If my character has especially hard edges, I've even started using the Clip brushes to achieve this. I love how you can just "cut away" part of the mesh (although it might not technically cut the mesh). If the character has a lot of hard edges I tend to just draw up the edge I want and then smooth around it. This slowly builds it up and then I finish it off with Flatten and Pinch.

It think it must have been around 2005 because I remember spending countless hours staring at some of the sculpts from Alex Huguet and Zack Petroc from that time. But being just 15, I wasn't exactly in a position to buy ZBrush. I don't even want to think about how many hours I spent just drooling over some of the top row posts. In fact, should ZBrushCentral ever go down and all the wonderful images be lost, I've got a crazy amount of the top row images saved in my inspiration folder entitled "most awesome 2D, 3D and sculptures". It's a folder which is steadily growing and is currently at 5,000 images. I tend to get carried away with looking at other people's work.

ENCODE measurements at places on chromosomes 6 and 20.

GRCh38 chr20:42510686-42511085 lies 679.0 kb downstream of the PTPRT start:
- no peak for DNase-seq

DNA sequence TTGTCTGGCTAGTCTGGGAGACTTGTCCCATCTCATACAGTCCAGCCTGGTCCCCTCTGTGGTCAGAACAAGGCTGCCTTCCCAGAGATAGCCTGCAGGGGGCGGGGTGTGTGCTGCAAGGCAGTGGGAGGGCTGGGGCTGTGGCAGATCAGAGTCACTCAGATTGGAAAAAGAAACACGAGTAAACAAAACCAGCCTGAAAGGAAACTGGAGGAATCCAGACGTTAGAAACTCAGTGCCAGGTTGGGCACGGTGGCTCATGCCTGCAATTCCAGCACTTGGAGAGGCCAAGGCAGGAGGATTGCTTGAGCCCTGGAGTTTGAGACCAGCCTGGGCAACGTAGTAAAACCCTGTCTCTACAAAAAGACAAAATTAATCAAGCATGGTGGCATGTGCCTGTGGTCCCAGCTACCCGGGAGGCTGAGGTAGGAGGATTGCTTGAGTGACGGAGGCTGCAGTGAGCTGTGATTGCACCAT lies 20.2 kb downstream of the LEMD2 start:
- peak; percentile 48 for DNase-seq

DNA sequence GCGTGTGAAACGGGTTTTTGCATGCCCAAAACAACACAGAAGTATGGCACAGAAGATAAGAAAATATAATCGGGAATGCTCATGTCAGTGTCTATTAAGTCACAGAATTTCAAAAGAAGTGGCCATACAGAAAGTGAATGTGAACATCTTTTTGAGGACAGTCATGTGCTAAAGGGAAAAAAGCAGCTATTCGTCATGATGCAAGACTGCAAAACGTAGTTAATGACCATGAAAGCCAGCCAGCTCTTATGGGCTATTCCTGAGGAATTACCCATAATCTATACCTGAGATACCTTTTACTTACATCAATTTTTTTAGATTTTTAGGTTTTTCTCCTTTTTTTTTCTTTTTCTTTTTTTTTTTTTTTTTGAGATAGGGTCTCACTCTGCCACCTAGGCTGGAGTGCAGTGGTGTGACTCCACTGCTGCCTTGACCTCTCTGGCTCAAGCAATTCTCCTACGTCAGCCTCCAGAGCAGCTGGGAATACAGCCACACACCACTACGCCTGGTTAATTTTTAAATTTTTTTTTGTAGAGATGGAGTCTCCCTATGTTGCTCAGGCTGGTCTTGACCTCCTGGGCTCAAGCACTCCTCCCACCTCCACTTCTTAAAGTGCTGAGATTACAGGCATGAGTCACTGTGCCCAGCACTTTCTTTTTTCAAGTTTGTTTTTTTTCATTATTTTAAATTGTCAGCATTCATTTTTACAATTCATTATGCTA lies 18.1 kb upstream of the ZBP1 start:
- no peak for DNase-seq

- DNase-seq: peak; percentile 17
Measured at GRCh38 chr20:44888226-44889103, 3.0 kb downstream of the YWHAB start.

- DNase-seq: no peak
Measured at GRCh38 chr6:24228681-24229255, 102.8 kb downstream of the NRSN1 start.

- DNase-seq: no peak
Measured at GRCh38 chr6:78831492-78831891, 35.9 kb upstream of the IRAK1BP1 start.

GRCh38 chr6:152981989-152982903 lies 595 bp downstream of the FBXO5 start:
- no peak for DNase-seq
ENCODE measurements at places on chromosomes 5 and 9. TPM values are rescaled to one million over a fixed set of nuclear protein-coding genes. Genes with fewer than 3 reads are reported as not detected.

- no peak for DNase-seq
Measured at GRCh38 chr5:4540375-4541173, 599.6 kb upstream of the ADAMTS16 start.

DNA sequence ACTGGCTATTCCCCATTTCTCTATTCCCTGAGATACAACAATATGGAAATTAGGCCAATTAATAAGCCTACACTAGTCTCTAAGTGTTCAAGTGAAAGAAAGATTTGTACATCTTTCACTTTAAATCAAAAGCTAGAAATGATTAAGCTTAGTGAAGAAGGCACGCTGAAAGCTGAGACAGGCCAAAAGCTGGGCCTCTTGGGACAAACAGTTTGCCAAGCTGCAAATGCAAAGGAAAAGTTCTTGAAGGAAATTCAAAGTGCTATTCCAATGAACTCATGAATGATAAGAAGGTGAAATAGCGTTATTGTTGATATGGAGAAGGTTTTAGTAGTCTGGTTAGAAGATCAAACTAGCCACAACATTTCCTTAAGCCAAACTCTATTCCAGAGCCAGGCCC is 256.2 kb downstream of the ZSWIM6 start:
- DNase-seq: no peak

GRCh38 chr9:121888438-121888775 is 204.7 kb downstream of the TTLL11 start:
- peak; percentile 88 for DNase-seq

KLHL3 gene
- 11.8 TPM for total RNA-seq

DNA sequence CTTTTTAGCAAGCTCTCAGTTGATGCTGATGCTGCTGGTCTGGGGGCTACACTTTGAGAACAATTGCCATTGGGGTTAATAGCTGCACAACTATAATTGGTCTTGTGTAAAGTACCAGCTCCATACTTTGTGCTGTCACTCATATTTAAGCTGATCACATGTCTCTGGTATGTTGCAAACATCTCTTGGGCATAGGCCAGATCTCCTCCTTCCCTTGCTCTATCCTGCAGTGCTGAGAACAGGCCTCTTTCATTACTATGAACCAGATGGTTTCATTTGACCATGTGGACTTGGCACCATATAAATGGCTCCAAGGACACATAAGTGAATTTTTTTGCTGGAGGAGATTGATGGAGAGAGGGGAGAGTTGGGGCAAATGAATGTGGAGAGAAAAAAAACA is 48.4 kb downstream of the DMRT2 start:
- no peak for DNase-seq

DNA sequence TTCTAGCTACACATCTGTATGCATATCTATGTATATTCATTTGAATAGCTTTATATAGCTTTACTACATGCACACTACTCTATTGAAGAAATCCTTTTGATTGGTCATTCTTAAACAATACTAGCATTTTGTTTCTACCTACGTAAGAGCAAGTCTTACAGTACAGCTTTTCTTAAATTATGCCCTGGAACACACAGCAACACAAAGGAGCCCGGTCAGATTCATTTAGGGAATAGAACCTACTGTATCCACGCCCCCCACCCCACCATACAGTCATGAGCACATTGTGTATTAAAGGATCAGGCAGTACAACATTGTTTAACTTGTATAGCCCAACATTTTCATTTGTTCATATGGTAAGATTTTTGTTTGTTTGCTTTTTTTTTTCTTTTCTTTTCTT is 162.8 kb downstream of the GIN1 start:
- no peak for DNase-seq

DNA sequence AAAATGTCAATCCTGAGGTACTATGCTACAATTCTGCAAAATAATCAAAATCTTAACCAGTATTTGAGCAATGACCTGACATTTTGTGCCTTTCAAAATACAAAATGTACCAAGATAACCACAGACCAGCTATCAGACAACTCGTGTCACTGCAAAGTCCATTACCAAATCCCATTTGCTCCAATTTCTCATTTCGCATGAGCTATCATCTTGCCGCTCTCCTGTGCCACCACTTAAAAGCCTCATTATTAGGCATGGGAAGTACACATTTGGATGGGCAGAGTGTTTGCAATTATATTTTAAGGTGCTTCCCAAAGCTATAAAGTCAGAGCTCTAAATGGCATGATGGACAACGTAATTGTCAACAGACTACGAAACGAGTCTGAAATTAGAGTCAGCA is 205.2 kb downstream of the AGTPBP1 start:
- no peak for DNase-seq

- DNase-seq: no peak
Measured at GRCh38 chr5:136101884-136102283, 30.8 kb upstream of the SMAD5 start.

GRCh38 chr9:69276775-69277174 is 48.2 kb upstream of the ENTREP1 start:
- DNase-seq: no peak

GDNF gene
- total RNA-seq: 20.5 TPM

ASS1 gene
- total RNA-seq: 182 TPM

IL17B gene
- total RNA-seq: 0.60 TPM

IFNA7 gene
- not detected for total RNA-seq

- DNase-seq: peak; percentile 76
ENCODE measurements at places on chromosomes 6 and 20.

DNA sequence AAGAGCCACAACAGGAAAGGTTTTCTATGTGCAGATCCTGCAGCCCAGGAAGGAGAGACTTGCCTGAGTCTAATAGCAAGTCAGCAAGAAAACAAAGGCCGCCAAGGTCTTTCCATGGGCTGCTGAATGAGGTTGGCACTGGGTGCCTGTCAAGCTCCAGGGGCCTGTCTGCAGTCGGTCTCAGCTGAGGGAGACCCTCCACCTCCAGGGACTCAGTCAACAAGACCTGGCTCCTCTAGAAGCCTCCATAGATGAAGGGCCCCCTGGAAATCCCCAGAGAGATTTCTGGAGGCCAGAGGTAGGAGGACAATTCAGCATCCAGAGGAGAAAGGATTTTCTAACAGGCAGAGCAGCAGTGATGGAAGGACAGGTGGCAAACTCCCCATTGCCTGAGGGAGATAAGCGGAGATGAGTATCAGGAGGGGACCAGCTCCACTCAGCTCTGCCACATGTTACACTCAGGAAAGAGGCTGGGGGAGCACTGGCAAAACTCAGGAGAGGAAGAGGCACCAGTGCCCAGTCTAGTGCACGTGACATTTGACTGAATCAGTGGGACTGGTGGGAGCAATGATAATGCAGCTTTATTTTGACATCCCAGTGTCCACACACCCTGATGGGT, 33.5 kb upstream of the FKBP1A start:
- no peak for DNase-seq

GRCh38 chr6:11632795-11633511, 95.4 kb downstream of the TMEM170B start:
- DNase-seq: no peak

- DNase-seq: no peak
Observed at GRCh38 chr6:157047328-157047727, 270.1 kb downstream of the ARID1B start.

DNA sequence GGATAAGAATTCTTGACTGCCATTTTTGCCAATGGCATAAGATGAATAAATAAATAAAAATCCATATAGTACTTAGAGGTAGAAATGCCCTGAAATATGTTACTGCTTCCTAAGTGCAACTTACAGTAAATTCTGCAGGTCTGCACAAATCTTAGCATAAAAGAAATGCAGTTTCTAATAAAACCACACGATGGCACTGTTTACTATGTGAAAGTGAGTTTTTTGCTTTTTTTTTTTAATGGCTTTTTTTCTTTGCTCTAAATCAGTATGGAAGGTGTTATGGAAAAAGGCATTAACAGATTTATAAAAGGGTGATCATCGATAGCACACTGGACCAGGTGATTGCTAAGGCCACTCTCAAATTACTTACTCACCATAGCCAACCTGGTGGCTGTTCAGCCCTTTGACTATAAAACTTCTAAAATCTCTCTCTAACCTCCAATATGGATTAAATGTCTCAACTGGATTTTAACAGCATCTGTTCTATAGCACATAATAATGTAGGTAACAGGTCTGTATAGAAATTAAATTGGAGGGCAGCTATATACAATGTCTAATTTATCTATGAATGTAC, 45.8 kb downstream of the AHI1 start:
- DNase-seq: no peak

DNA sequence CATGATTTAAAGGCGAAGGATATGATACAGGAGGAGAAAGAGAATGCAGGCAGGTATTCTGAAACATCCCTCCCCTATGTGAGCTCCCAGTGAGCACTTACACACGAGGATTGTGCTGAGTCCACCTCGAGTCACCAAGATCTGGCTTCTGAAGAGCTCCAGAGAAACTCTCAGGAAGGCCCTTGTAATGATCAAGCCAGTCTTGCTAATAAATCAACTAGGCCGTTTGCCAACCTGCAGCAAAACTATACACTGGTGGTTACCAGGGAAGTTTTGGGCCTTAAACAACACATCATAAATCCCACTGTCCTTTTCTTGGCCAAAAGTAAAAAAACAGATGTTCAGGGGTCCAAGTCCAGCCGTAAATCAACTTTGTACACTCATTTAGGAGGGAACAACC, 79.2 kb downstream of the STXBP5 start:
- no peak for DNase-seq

I guess seeing all these amazing creatures and monsters just made me realize that this was the software for me but it took way too long before I pulled myself together and actually got it. The reason I finally decided to buy it was an amazing forum that unfortunately isn't running any more. It was called the sinister circle and was run by Kolby Jukes. I wanted to participate in the awesome stuff that was going on in that forum and that's when I finally bought ZBrush.

I always tell anybody who asks me this that you should never jump straight to details. I tend to tell people to take it one subdivision at a time. I know for some people they can control a huge amount of polygons, even when they are just blocking out shapes. But personally, I never really jump straight to a high resolution.